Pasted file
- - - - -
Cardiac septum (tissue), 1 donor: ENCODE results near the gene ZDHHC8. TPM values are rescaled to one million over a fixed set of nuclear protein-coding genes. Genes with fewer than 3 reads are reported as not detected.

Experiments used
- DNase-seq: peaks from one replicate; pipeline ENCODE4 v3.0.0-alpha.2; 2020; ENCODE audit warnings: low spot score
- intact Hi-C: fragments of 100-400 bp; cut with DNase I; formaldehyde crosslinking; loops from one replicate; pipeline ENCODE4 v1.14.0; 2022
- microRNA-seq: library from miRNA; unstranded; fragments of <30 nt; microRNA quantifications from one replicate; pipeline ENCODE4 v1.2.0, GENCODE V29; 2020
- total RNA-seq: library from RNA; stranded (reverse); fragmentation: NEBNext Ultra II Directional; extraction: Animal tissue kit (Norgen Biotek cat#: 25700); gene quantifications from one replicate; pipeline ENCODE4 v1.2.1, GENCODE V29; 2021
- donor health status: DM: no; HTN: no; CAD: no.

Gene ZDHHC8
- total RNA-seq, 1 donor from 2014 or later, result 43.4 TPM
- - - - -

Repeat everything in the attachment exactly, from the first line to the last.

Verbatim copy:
Cardiac septum (tissue), 1 donor: ENCODE results near the gene ZDHHC8. TPM values are rescaled to one million over a fixed set of nuclear protein-coding genes. Genes with fewer than 3 reads are reported as not detected.

Experiments used
- DNase-seq: peaks from one replicate; pipeline ENCODE4 v3.0.0-alpha.2; 2020; ENCODE audit warnings: low spot score
- intact Hi-C: fragments of 100-400 bp; cut with DNase I; formaldehyde crosslinking; loops from one replicate; pipeline ENCODE4 v1.14.0; 2022
- microRNA-seq: library from miRNA; unstranded; fragments of <30 nt; microRNA quantifications from one replicate; pipeline ENCODE4 v1.2.0, GENCODE V29; 2020
- total RNA-seq: library from RNA; stranded (reverse); fragmentation: NEBNext Ultra II Directional; extraction: Animal tissue kit (Norgen Biotek cat#: 25700); gene quantifications from one replicate; pipeline ENCODE4 v1.2.1, GENCODE V29; 2021
- donor health status: DM: no; HTN: no; CAD: no.

Gene ZDHHC8
- total RNA-seq, 1 donor from 2014 or later, result 43.4 TPM